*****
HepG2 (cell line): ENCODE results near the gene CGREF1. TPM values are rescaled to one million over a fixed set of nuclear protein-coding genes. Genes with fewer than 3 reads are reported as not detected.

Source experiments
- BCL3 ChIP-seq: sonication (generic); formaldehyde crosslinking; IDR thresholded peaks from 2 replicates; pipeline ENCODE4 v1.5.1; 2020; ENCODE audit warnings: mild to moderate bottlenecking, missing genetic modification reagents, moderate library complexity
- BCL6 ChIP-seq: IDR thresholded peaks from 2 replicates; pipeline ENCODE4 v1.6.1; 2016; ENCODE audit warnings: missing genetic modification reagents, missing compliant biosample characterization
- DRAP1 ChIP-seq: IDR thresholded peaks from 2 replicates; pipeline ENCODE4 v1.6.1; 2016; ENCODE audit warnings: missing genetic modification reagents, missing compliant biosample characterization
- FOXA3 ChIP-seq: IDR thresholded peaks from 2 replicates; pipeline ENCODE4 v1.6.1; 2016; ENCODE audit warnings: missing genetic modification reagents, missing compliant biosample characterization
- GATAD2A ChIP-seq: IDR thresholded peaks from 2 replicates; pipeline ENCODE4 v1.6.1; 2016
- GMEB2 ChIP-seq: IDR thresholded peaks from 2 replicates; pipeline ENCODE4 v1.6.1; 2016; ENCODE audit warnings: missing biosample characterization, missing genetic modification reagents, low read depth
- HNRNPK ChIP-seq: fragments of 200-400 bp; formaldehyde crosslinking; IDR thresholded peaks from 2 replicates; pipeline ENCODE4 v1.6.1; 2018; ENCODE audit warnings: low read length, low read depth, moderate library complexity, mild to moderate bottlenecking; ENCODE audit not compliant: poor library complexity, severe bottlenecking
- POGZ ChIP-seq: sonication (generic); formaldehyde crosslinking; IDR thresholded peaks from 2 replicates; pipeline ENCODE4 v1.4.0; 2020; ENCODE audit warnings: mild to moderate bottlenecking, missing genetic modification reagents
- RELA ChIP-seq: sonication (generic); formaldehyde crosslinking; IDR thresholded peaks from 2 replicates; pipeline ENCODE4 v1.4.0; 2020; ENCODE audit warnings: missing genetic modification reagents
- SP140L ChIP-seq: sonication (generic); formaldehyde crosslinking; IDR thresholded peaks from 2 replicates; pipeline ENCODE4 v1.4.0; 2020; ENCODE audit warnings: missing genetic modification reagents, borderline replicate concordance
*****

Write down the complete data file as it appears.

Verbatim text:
HepG2 (cell line): ENCODE results near the gene CGREF1. TPM values are rescaled to one million over a fixed set of nuclear protein-coding genes. Genes with fewer than 3 reads are reported as not detected.

Source experiments
- BCL3 ChIP-seq: sonication (generic); formaldehyde crosslinking; IDR thresholded peaks from 2 replicates; pipeline ENCODE4 v1.5.1; 2020; ENCODE audit warnings: mild to moderate bottlenecking, missing genetic modification reagents, moderate library complexity
- BCL6 ChIP-seq: IDR thresholded peaks from 2 replicates; pipeline ENCODE4 v1.6.1; 2016; ENCODE audit warnings: missing genetic modification reagents, missing compliant biosample characterization
- DRAP1 ChIP-seq: IDR thresholded peaks from 2 replicates; pipeline ENCODE4 v1.6.1; 2016; ENCODE audit warnings: missing genetic modification reagents, missing compliant biosample characterization
- FOXA3 ChIP-seq: IDR thresholded peaks from 2 replicates; pipeline ENCODE4 v1.6.1; 2016; ENCODE audit warnings: missing genetic modification reagents, missing compliant biosample characterization
- GATAD2A ChIP-seq: IDR thresholded peaks from 2 replicates; pipeline ENCODE4 v1.6.1; 2016
- GMEB2 ChIP-seq: IDR thresholded peaks from 2 replicates; pipeline ENCODE4 v1.6.1; 2016; ENCODE audit warnings: missing biosample characterization, missing genetic modification reagents, low read depth
- HNRNPK ChIP-seq: fragments of 200-400 bp; formaldehyde crosslinking; IDR thresholded peaks from 2 replicates; pipeline ENCODE4 v1.6.1; 2018; ENCODE audit warnings: low read length, low read depth, moderate library complexity, mild to moderate bottlenecking; ENCODE audit not compliant: poor library complexity, severe bottlenecking
- POGZ ChIP-seq: sonication (generic); formaldehyde crosslinking; IDR thresholded peaks from 2 replicates; pipeline ENCODE4 v1.4.0; 2020; ENCODE audit warnings: mild to moderate bottlenecking, missing genetic modification reagents
- RELA ChIP-seq: sonication (generic); formaldehyde crosslinking; IDR thresholded peaks from 2 replicates; pipeline ENCODE4 v1.4.0; 2020; ENCODE audit warnings: missing genetic modification reagents
- SP140L ChIP-seq: sonication (generic); formaldehyde crosslinking; IDR thresholded peaks from 2 replicates; pipeline ENCODE4 v1.4.0; 2020; ENCODE audit warnings: missing genetic modification reagents, borderline replicate concordance